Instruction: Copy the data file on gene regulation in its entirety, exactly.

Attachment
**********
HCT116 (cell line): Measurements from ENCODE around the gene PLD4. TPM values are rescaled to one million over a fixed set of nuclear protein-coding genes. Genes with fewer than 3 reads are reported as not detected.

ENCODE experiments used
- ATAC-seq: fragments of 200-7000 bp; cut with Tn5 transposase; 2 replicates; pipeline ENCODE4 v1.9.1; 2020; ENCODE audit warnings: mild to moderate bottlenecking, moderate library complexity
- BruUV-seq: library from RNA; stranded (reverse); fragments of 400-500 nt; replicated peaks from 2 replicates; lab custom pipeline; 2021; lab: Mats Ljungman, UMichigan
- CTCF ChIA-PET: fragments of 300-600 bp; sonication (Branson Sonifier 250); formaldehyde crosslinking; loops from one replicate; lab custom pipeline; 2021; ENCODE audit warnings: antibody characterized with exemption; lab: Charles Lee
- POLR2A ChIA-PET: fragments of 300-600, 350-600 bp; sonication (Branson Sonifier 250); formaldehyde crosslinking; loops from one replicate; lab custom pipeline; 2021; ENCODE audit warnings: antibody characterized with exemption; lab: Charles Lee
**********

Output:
HCT116 (cell line): Measurements from ENCODE around the gene PLD4. TPM values are rescaled to one million over a fixed set of nuclear protein-coding genes. Genes with fewer than 3 reads are reported as not detected.

ENCODE experiments used
- ATAC-seq: fragments of 200-7000 bp; cut with Tn5 transposase; 2 replicates; pipeline ENCODE4 v1.9.1; 2020; ENCODE audit warnings: mild to moderate bottlenecking, moderate library complexity
- BruUV-seq: library from RNA; stranded (reverse); fragments of 400-500 nt; replicated peaks from 2 replicates; lab custom pipeline; 2021; lab: Mats Ljungman, UMichigan
- CTCF ChIA-PET: fragments of 300-600 bp; sonication (Branson Sonifier 250); formaldehyde crosslinking; loops from one replicate; lab custom pipeline; 2021; ENCODE audit warnings: antibody characterized with exemption; lab: Charles Lee
- POLR2A ChIA-PET: fragments of 300-600, 350-600 bp; sonication (Branson Sonifier 250); formaldehyde crosslinking; loops from one replicate; lab custom pipeline; 2021; ENCODE audit warnings: antibody characterized with exemption; lab: Charles Lee